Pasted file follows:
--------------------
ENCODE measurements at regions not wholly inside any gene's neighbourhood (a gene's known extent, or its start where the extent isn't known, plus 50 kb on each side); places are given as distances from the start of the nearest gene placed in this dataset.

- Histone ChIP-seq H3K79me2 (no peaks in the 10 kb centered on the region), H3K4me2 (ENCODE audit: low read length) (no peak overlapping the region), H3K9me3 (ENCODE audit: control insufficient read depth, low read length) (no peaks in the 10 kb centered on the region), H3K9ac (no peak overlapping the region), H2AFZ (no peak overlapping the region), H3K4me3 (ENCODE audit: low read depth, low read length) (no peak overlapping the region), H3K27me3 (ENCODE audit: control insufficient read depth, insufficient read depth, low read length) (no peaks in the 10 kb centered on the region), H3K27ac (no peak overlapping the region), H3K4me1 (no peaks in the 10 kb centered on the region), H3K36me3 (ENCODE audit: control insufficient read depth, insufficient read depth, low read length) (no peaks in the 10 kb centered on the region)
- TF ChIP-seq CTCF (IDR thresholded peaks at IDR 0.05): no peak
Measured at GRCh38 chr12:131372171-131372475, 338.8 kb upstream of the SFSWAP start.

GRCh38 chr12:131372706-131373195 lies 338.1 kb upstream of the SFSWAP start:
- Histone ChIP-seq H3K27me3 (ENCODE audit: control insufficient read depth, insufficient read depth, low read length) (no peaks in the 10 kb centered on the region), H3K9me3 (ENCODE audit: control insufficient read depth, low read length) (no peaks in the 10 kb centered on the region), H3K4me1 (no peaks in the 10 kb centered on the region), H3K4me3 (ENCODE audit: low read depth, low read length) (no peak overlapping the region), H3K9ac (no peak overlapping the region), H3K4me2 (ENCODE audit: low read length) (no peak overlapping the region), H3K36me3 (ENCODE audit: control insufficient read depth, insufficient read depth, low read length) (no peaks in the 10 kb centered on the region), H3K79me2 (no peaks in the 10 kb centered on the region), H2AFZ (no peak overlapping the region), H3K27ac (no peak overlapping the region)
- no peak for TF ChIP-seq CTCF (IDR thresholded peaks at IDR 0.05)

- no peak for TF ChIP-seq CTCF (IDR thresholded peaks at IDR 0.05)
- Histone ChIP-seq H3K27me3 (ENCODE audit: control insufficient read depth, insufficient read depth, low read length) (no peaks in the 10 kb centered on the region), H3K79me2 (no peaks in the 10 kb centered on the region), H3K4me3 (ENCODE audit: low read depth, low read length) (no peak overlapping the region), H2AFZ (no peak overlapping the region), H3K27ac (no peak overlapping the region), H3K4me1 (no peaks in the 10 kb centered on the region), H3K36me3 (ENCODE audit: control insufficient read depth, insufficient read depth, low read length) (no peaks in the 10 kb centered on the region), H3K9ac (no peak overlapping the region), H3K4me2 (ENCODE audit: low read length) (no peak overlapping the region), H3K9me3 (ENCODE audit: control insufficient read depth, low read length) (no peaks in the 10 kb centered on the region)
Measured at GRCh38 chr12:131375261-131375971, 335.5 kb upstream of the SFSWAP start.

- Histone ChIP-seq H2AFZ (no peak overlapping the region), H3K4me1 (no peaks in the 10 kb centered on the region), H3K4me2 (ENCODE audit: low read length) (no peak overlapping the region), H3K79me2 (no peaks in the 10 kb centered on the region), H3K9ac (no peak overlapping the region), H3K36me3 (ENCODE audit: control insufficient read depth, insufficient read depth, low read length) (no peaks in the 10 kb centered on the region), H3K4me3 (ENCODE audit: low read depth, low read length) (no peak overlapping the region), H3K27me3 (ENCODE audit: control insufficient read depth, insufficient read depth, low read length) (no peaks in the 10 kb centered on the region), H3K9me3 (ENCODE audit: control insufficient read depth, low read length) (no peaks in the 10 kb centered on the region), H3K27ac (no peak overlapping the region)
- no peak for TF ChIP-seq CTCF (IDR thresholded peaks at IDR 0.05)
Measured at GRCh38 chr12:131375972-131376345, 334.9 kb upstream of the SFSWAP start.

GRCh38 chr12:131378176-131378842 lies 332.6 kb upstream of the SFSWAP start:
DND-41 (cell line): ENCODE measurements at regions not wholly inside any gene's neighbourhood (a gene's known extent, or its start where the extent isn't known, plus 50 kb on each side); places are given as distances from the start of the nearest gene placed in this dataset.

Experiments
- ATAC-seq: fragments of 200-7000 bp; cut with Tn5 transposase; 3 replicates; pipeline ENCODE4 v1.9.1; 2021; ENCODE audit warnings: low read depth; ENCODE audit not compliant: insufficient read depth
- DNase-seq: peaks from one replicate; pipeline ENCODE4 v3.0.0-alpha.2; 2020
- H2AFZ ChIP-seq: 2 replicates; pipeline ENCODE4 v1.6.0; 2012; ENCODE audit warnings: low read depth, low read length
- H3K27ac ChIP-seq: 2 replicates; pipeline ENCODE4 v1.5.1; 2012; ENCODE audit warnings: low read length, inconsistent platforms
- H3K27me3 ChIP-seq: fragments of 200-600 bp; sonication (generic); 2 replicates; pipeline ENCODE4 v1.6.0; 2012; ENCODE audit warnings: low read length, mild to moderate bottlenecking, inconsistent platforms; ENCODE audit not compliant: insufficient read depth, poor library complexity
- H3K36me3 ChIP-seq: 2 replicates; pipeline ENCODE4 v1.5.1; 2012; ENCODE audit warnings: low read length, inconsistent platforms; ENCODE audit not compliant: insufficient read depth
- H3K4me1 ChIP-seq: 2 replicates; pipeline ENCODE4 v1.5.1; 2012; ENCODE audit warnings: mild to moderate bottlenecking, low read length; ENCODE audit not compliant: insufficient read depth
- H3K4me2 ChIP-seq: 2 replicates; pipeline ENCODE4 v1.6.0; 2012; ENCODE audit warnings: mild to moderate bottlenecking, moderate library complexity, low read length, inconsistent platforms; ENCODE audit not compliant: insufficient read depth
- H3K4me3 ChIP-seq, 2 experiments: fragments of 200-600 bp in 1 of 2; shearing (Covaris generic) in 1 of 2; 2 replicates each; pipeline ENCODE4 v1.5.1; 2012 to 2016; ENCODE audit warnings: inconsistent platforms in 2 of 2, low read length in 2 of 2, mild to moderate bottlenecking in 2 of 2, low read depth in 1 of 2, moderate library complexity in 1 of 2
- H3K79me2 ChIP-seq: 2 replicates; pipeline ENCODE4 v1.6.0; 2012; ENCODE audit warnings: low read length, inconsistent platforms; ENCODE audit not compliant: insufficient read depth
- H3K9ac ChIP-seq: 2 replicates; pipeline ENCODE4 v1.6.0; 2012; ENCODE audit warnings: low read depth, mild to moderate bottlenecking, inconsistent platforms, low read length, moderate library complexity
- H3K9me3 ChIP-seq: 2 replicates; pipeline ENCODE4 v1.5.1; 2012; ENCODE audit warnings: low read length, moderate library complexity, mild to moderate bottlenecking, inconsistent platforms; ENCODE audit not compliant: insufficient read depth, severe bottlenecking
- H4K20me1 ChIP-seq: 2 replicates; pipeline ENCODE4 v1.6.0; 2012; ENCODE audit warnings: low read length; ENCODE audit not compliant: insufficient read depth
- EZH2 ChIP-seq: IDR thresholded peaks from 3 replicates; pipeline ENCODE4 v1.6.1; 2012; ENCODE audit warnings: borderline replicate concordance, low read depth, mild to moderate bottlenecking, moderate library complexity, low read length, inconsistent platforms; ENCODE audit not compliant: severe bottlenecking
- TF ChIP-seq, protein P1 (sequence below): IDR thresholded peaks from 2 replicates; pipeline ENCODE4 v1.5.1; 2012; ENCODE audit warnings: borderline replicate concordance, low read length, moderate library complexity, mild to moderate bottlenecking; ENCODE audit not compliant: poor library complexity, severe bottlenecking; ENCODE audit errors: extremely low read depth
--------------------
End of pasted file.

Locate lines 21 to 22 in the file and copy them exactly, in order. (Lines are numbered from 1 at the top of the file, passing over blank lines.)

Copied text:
- H3K27me3 ChIP-seq: fragments of 200-600 bp; sonication (generic); 2 replicates; pipeline ENCODE4 v1.6.0; 2012; ENCODE audit warnings: low read length, mild to moderate bottlenecking, inconsistent platforms; ENCODE audit not compliant: insufficient read depth, poor library complexity
- H3K36me3 ChIP-seq: 2 replicates; pipeline ENCODE4 v1.5.1; 2012; ENCODE audit warnings: low read length, inconsistent platforms; ENCODE audit not compliant: insufficient read depth